There was no change in policy from the RBNZ as expected, with policy rates on hold at 2.5%. However, governor Bollard did attempt to talk the NZD lower while highlighting concerns about the global outlook. Concerns about kiwi strength will raise the spectre of FX intervention although it may also mean a delay in rate hikes. The statement was relatively more positive on the domestic outlook. Although rates are ‘appropriate’ according to the RBNZ we still think there is a good chance of a rate hike in Q3. The NZD ignored Bollard’s comments, firming on the back of improved risk appetite. We still see downside risks to the currency, especially as the current risk environment remains fragile.

US dollar restrained, Swiss franc too strong

Better than expected March US new home sales, stable consumer confidence and firmer than consensus earnings, all contributed to boost markets overnight. In Europe, decent demand for Dutch, Spanish and Italian debt auctions helped to reassure markets in the region. Apple earnings added to the good news, contributing to more than 82% of S&P 500 companies topping estimates so far for Q1 2012 earnings.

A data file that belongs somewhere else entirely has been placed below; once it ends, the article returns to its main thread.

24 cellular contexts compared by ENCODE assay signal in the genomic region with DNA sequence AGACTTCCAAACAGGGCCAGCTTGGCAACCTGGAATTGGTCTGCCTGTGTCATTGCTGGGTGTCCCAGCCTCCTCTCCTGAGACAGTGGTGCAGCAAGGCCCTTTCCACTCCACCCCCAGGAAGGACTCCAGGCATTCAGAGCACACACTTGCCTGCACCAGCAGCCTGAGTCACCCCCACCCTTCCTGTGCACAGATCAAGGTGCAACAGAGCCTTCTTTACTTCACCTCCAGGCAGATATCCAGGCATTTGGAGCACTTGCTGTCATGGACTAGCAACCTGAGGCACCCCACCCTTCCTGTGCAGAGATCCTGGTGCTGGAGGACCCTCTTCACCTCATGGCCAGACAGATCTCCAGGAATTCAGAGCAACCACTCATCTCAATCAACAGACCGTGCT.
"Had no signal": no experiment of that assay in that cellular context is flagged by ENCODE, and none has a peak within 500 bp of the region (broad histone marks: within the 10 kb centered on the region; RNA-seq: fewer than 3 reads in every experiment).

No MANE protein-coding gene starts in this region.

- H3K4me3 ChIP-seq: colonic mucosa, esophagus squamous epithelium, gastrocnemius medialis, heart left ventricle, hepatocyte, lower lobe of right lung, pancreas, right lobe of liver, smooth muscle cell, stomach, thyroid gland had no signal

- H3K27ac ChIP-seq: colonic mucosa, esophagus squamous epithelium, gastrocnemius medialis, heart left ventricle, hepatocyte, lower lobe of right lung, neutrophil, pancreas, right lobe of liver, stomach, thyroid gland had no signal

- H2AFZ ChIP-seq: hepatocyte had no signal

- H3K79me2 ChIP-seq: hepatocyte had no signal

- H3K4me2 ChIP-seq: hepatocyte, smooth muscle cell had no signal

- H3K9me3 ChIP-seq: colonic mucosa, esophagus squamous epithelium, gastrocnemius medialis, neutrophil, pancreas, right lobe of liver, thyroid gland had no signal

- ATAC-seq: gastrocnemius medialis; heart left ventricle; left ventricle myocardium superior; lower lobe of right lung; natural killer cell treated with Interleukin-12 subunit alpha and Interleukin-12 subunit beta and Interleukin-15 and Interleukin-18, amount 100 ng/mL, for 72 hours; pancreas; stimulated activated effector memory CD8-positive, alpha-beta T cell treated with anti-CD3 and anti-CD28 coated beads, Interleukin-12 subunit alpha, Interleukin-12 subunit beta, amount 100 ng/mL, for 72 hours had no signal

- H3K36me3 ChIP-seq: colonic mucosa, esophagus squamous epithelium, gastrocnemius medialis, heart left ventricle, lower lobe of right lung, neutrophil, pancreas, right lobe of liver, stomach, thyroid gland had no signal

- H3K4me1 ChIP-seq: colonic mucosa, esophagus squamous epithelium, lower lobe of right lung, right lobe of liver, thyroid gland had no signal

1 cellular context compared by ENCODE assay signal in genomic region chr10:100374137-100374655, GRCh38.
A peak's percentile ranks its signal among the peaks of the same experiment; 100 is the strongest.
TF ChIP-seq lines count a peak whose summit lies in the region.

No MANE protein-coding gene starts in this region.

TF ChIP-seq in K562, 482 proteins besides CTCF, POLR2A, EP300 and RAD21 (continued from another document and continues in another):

Despite encouraging news on the data and earnings front US equities only registered small gains, failing to echo the larger gains in European equity markets, suggesting that investors remain cautious. Ahead of the Fed FOMC outcome today trading is likely be relatively restrained, with the risk rally struggling to make much headway.

The Fed FOMC rate decision will be critical to determine USD direction over coming sessions. Assuming that the Fed does not alter its policy setting but instead only tinkers with its economic forecasts, the USD will escape any further selling pressure. Any reference or hint to further quantitative easing would play negative for the USD but I do not expect this to occur.